A contentious battle between developers and some East Hampton residents, which has been played out in local newspaper ads and with a growing petition, has reached a pivotal moment.
Putnam Bridge, the developer of the proposed 555 senior housing complex, likely must go back to the drawing board—on Wednesday, the Suffolk County Planning Commission voted against approving the 555 project and a zoning change to allow the luxury senior housing complex to be built on 24 acres of farmland in Amagansett.
A public hearing in front of the East Hampton Town Board is set for December 19, but in order for Putnam Bridge to ultimately get a thumbs up, Town Board members would need to overrule the commission’s decision with a super-majority of four votes—a feat that seems unlikely, since two members of the five-member board oppose the plans as they are. And there doesn’t seem to be much support coming in the new year, either, since the incoming Town Board has unanimously spoken against the proposals.
“We’re not a defeated dog,” said Francis Jenkins, an owner of the 555 Montauk Highway parcel. “We were very clairvoyant that this was the likely outcome.”
The application for the development of 555 calls for the creation of 79 apartments and cottages on the former Principi property on Montauk Highway in Amagansett. The units would range from 692 to 1,977 square feet each and would be sold mostly at market rates.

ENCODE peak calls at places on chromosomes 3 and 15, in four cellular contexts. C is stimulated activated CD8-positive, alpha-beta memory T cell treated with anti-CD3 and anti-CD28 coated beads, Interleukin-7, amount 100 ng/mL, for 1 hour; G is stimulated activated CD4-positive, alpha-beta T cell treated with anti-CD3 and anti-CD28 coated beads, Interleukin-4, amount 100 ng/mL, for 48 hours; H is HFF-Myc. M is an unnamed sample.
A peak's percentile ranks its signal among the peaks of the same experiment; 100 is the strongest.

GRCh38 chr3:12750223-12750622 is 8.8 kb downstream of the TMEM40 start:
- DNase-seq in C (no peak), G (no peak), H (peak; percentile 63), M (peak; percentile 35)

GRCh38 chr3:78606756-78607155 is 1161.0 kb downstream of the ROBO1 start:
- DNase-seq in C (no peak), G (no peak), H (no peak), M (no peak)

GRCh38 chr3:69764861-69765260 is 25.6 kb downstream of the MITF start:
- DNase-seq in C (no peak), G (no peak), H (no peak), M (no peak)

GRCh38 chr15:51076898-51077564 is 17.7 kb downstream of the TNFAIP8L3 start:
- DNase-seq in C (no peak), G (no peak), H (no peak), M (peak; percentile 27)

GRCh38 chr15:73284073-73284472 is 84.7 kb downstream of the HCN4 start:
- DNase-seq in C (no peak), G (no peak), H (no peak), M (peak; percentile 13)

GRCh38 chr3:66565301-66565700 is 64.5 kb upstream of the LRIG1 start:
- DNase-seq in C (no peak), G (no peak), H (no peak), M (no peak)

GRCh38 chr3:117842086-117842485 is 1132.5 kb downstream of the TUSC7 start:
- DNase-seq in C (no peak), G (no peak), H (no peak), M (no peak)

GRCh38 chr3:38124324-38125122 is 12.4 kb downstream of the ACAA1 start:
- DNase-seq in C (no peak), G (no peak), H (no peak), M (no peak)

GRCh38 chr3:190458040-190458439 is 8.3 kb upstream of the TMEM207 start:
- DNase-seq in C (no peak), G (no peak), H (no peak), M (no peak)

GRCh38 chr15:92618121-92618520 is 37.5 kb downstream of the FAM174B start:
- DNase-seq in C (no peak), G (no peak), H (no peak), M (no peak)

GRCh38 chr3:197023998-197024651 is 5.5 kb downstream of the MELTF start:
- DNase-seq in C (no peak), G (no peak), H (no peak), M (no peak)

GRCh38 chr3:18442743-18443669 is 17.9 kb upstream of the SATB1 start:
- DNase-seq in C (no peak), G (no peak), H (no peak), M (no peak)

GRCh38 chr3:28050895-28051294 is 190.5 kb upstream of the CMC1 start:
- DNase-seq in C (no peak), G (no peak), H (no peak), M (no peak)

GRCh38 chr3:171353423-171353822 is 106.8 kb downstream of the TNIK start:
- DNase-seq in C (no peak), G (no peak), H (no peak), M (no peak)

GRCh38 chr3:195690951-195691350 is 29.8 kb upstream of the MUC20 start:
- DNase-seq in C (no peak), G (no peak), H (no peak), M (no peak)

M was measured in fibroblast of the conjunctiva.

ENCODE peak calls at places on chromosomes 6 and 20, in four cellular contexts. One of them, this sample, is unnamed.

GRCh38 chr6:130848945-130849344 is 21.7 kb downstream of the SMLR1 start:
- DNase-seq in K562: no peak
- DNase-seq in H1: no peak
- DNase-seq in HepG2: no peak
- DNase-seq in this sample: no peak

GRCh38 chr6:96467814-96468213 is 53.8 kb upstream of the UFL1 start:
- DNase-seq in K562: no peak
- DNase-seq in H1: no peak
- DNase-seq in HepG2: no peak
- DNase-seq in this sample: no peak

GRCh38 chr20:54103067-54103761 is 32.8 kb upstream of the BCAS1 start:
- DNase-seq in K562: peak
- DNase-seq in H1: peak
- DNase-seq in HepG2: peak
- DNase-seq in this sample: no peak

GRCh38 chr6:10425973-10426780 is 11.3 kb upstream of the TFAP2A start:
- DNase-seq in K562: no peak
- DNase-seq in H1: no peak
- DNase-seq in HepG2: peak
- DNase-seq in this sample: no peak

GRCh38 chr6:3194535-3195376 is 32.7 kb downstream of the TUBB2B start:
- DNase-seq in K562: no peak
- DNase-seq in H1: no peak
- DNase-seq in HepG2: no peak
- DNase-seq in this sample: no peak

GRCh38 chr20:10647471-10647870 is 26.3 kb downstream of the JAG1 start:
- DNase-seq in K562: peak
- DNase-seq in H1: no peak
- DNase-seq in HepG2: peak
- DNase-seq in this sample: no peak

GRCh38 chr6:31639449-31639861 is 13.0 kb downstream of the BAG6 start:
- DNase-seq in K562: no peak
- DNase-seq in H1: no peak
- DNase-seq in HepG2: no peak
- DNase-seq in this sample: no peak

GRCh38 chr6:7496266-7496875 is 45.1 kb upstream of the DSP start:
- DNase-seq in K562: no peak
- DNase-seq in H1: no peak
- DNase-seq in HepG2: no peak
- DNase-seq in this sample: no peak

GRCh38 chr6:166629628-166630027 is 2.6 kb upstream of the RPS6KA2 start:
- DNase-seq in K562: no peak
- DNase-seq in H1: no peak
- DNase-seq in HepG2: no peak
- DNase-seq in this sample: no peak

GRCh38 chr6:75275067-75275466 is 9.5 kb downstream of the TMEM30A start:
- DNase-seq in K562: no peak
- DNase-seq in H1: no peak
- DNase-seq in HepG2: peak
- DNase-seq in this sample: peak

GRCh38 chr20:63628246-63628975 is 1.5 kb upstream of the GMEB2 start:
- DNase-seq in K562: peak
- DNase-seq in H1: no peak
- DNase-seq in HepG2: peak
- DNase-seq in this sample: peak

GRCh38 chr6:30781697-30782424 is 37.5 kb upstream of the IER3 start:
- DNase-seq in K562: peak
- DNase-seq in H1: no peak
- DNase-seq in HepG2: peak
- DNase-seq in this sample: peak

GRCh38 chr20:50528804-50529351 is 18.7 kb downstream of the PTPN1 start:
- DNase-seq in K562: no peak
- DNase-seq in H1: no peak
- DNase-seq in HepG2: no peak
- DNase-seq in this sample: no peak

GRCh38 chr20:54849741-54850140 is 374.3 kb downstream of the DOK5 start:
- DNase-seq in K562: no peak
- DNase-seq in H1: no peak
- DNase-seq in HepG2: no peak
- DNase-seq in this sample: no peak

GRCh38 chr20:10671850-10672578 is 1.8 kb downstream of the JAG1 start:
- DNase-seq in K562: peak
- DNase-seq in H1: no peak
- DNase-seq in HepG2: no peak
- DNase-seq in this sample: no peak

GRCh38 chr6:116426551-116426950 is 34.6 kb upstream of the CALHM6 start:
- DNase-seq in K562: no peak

In addition to the units and open vistas, 555 would also include a field house, tennis courts, a fitness center, indoor and outdoor pools, a decorative windmill, gardens, a greenhouse and a pond.
In recent months, Putnam Bridge has scaled back the project in response to town officials’ and community members’ concerns about its size. In October, however, it introduced an application for a change of zone, asking the board to create a senior housing overlay district, which would expand the potential uses of the site.
Currently, the tract is zoned for residential, affordable housing and limited business uses, but only allows for six houses and 36 affordable housing units, according to Mr. Jenkins. If the zoning change were to be approved by the Town Board, the senior housing overlay district would allow four housing units per acre, with a maximum of 100 units for each development—thus permitting a higher-density development for senior housing, which is typically more compact and has community buildings. The town already allows higher density in certain districts for affordable housing, senior or otherwise.
The proposals, which had to be reviewed by the Suffolk County Planning Department and Planning Commission, were looked upon favorably by the County Planning Department before their defeat, according to David Calone, the Planning Commission’s chairman.
“We give strong deference to the staff and their report for each application, but we also give strong weight to the person that represents that part of the area,” he said, explaining that John Whelan is the East Hampton representative on the Planning Commission. “John felt very strongly that this project wasn’t the right project and the use of that land wasn’t right.”